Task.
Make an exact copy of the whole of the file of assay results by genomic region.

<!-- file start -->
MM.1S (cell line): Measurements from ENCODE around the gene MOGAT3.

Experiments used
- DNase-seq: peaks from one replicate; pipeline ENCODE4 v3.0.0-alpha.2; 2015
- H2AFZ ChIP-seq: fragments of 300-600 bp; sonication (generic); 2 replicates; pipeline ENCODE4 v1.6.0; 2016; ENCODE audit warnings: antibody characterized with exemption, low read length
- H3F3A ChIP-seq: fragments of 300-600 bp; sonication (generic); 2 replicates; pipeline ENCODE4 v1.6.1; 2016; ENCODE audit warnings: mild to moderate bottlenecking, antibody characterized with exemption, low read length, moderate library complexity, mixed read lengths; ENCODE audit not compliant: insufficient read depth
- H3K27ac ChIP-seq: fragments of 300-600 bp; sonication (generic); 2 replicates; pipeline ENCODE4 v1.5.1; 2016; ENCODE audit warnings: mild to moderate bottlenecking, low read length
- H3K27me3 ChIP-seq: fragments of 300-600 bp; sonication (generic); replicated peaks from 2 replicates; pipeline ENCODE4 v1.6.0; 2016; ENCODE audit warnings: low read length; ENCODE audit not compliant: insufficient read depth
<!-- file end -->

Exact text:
MM.1S (cell line): Measurements from ENCODE around the gene MOGAT3.

Experiments used
- DNase-seq: peaks from one replicate; pipeline ENCODE4 v3.0.0-alpha.2; 2015
- H2AFZ ChIP-seq: fragments of 300-600 bp; sonication (generic); 2 replicates; pipeline ENCODE4 v1.6.0; 2016; ENCODE audit warnings: antibody characterized with exemption, low read length
- H3F3A ChIP-seq: fragments of 300-600 bp; sonication (generic); 2 replicates; pipeline ENCODE4 v1.6.1; 2016; ENCODE audit warnings: mild to moderate bottlenecking, antibody characterized with exemption, low read length, moderate library complexity, mixed read lengths; ENCODE audit not compliant: insufficient read depth
- H3K27ac ChIP-seq: fragments of 300-600 bp; sonication (generic); 2 replicates; pipeline ENCODE4 v1.5.1; 2016; ENCODE audit warnings: mild to moderate bottlenecking, low read length
- H3K27me3 ChIP-seq: fragments of 300-600 bp; sonication (generic); replicated peaks from 2 replicates; pipeline ENCODE4 v1.6.0; 2016; ENCODE audit warnings: low read length; ENCODE audit not compliant: insufficient read depth